A woman looking down at the floor

3. Co-ops are great places to learn about differing viewpoints and educational philosophies from experienced homeschooling moms.

I often find myself in situations where people are talking about something I don’t know anything about (imagine that).  There are many moms way more experienced than I am.  I don’t like chiming in when I don’t know what I’m talking about.  I enjoy listening intently out of interest.

And there is so much to learn!

( Or I check out and happily escape to my rich inner-mind-life and think about something else–he he.)

In all seriousness, you can learn a lot online from searching through blogs, websites, and forums.  But being there in person is a different experience that can be well worth it.

Don’t feel frustrated if you can’t get a word in edgewise.   I  don’t like having to talk over people or feel like I’m yelling to be heard.  Accept that this will likely be your experience and know that you can ask questions or discuss things when there are fewer people around.  Just sit back and soak it all in.

4. People will want to hear what you think (because you seem to be listening so intently).

For some reason, people cannot fathom the fact that I’m perfectly content to sit and listen.  People seem to feel the need to “include” me by putting me on the spot.  In my own mind, I’m actively listening and participating, mulling things over.  I feel included already.

I am aware of the fact that my communication skills are lacking.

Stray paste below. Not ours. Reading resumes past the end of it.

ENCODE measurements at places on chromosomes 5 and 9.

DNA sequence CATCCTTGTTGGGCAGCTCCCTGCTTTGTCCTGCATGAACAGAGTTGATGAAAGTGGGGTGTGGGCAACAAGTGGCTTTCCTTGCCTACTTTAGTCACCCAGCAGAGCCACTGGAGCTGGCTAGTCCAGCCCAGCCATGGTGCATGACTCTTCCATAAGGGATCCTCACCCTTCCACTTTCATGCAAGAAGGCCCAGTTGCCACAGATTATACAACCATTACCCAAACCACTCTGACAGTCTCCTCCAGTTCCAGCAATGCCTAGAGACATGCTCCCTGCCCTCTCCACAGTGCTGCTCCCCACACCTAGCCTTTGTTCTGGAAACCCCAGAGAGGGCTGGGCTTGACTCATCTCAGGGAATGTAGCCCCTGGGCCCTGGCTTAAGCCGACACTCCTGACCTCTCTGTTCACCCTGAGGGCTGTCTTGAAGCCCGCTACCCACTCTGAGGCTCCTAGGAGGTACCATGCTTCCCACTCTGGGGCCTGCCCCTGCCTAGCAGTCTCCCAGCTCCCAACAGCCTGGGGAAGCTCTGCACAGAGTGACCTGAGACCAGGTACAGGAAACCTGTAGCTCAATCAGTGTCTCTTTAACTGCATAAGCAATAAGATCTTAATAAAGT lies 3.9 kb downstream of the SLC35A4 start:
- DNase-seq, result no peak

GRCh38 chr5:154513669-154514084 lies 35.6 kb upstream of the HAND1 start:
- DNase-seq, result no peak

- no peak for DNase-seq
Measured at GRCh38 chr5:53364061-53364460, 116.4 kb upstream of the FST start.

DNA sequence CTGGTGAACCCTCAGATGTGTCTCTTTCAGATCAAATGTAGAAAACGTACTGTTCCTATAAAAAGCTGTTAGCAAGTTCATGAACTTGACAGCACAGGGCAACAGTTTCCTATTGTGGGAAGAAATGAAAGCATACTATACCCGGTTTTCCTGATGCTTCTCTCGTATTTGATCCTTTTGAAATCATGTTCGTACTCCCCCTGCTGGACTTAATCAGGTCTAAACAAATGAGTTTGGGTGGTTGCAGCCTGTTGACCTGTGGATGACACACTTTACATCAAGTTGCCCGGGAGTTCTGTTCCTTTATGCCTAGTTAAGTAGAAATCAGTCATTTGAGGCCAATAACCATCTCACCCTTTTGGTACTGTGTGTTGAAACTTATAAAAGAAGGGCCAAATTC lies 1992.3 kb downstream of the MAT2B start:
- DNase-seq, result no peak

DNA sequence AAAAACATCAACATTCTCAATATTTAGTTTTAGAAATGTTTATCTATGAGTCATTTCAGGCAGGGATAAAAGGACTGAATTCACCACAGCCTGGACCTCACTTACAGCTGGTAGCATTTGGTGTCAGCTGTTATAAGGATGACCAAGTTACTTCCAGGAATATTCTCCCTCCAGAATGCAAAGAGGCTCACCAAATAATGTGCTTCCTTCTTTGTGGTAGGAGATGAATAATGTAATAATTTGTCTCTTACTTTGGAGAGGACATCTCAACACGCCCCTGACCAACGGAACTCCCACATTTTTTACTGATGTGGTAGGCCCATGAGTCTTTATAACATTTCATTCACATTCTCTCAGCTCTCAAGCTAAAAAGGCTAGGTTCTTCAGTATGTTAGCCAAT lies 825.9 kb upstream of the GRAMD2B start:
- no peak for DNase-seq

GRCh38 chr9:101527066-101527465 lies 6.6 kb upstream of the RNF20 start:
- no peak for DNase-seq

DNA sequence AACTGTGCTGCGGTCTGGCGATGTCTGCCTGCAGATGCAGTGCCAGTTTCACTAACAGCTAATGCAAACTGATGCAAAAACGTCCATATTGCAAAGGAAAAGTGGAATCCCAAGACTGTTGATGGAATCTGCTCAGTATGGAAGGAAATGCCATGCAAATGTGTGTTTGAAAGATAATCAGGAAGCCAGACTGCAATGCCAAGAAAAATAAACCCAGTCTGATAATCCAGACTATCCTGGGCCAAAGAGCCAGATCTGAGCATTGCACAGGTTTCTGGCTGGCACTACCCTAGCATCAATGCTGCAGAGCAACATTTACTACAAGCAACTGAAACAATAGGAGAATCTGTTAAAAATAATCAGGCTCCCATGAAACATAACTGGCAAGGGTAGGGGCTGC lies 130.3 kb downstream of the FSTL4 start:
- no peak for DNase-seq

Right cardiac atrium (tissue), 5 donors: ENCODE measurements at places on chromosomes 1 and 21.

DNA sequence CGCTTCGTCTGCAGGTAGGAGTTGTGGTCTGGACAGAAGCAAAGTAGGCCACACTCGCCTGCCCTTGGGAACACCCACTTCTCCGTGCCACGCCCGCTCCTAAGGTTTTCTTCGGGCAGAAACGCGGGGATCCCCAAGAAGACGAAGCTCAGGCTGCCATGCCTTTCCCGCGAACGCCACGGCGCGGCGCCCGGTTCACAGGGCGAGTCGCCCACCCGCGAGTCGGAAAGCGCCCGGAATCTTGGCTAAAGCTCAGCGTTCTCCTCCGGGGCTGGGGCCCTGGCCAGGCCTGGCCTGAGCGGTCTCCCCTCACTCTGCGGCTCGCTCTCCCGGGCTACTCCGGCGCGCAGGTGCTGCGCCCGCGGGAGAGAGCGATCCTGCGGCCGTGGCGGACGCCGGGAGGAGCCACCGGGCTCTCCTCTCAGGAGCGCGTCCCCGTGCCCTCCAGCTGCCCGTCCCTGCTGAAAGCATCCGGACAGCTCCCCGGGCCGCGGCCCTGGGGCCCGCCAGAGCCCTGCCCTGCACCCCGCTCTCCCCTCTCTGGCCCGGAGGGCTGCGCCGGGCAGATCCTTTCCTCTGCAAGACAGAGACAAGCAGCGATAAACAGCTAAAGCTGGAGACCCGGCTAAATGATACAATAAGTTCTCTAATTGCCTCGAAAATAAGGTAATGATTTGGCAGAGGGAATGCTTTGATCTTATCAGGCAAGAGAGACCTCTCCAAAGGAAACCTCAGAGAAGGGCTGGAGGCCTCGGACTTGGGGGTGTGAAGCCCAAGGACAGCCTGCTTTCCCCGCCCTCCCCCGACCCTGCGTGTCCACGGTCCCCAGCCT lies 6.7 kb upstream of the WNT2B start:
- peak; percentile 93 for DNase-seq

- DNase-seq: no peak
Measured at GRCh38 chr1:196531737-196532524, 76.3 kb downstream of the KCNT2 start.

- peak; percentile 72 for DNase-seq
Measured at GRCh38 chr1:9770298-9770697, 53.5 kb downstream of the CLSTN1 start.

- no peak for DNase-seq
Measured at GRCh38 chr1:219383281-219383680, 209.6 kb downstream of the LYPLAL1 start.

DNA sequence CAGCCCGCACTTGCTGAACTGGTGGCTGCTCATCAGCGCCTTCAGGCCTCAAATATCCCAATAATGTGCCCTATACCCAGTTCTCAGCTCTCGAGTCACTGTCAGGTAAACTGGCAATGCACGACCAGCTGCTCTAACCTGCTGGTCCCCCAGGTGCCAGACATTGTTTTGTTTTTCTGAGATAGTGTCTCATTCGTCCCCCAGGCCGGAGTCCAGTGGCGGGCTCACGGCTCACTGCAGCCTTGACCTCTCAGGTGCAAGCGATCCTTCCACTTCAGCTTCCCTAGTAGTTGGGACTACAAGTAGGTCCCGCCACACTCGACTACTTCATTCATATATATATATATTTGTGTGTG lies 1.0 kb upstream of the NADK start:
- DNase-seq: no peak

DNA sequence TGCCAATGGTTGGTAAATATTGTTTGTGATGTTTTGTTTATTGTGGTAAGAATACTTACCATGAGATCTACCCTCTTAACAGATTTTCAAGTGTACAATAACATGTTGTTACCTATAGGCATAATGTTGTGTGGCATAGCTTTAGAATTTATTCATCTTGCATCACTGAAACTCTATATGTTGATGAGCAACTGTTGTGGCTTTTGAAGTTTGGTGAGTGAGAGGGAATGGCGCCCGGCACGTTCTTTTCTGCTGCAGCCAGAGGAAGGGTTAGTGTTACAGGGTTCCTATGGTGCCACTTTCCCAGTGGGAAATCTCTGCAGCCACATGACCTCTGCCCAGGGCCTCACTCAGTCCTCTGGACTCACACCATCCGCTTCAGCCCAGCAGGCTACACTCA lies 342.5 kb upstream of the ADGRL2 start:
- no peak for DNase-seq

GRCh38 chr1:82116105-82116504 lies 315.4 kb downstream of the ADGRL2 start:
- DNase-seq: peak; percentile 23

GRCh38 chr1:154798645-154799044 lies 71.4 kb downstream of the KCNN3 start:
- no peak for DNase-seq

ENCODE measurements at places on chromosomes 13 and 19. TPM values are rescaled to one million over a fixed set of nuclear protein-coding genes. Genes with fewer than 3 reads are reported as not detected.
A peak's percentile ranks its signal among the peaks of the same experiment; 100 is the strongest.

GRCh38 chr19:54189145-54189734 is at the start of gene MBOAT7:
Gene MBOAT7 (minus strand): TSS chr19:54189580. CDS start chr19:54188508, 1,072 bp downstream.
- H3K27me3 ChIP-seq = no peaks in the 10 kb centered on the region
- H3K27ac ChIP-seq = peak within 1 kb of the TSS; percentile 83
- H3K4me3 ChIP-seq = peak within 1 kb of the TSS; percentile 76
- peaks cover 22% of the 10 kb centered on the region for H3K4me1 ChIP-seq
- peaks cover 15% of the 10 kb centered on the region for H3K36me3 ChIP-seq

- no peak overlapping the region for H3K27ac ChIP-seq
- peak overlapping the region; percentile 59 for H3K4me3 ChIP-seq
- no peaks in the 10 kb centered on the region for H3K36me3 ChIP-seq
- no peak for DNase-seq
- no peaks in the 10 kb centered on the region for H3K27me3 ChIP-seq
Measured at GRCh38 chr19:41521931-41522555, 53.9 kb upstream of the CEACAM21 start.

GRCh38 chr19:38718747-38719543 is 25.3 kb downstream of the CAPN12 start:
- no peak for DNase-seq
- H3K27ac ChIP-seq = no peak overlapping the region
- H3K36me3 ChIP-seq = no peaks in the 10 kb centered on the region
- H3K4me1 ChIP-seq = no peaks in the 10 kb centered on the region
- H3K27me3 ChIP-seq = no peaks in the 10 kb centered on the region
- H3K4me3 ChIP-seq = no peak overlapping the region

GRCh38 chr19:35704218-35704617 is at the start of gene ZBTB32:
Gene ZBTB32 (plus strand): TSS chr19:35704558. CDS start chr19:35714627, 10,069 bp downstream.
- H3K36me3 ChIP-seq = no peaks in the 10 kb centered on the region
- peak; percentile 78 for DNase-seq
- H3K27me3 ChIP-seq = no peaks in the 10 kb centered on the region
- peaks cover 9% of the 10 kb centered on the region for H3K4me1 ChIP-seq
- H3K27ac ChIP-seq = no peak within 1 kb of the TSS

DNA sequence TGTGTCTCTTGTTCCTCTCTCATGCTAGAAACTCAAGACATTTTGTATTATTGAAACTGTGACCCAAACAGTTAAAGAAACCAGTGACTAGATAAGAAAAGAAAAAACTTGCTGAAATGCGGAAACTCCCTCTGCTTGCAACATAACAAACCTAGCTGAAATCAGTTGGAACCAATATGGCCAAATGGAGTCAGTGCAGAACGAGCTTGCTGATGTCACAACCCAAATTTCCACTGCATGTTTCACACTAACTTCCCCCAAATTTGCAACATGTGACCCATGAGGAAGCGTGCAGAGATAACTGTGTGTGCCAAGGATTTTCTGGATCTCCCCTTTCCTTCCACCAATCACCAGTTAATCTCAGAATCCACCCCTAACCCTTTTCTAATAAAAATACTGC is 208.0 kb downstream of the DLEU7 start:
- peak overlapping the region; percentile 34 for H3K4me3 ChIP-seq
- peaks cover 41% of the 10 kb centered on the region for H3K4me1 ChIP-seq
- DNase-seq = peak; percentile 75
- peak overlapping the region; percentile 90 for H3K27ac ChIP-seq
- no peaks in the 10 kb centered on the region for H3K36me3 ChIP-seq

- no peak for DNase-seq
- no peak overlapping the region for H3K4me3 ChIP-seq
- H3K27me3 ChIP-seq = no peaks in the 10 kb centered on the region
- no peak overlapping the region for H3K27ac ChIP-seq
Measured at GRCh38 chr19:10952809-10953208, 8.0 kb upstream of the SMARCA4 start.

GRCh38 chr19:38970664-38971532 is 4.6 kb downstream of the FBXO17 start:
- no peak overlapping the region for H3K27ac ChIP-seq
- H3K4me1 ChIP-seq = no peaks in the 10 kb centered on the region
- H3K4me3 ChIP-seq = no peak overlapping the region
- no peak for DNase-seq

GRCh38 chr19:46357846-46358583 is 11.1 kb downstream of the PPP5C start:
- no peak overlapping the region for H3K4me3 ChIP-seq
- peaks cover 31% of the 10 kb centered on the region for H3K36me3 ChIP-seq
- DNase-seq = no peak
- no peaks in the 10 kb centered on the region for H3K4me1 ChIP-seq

I’ll work on it.  We’ll work on it.

One of the hardest things for me is when I’m in a larger group situation and somebody asks for my opinion, putting all eyes and attention on me.  Although it doesn’t logically make sense, I have sort of a fight or flight physical reaction to this.  I instantly turn into a deer in headlights or one of those fainting goats.  Every articulate thought I might have had turns into, “Meh-he-he, Meh-he-he!” (Not literally, of course, but ya know.)

The processor that connects my brain to my mouth completely shuts down and I got nothin.’

Learn to have automatic responses on hand like, “Let me think about that and I’ll get back to you.”  Or “I haven’t considered that before, I’ll have to look into it more and see what I think.”  Learn to be comfortable with the fact that you can’t always form an opinion on the spot.  Embrace it and move on.

I think that’s why I enjoy communicating through writing.  It gives me a chance to slow down and think about what I’m saying before I say it.  And if it doesn’t sound right, I can just delete it and try again.  You can use this to your advantage by participating in conversations through social media.  Most co-op groups will also have a Facebook page.  Use it.

5. Choose to teach a class you’re interested in.

If you are required to volunteer to teach in your co-op, choose something that interests you (the kids can smell apathy).  And choose an age group or class size that feels comfortable to you.  Some days it’s a struggle to want to put the effort into getting all your kids ready and out the door on time for co-op.  Especially for an introvert who enjoys being a homebody most days.  It’s even worse if you are dreading your teaching time.

Right now I have a toddler and a preschooler.  My comfy place is teaching our small, mild-mannered group of preschoolers where I can juggle my littlest ones without too much trouble.

Boy blowing bubbles

I once tried to teach bubble science to a boisterous group of 6-8 year-olds with a baby on my hip who screamed literally the entire class period.  That was definitely not an introvert friendly experience.  I don’t recommend trying that.  At all.

Listen to me, and don’t be crazy!

 

Introverts, what are your tips for making co-ops work or your family?

 

Let’s do this thing!

Heather Tinker

Photos from Unsplash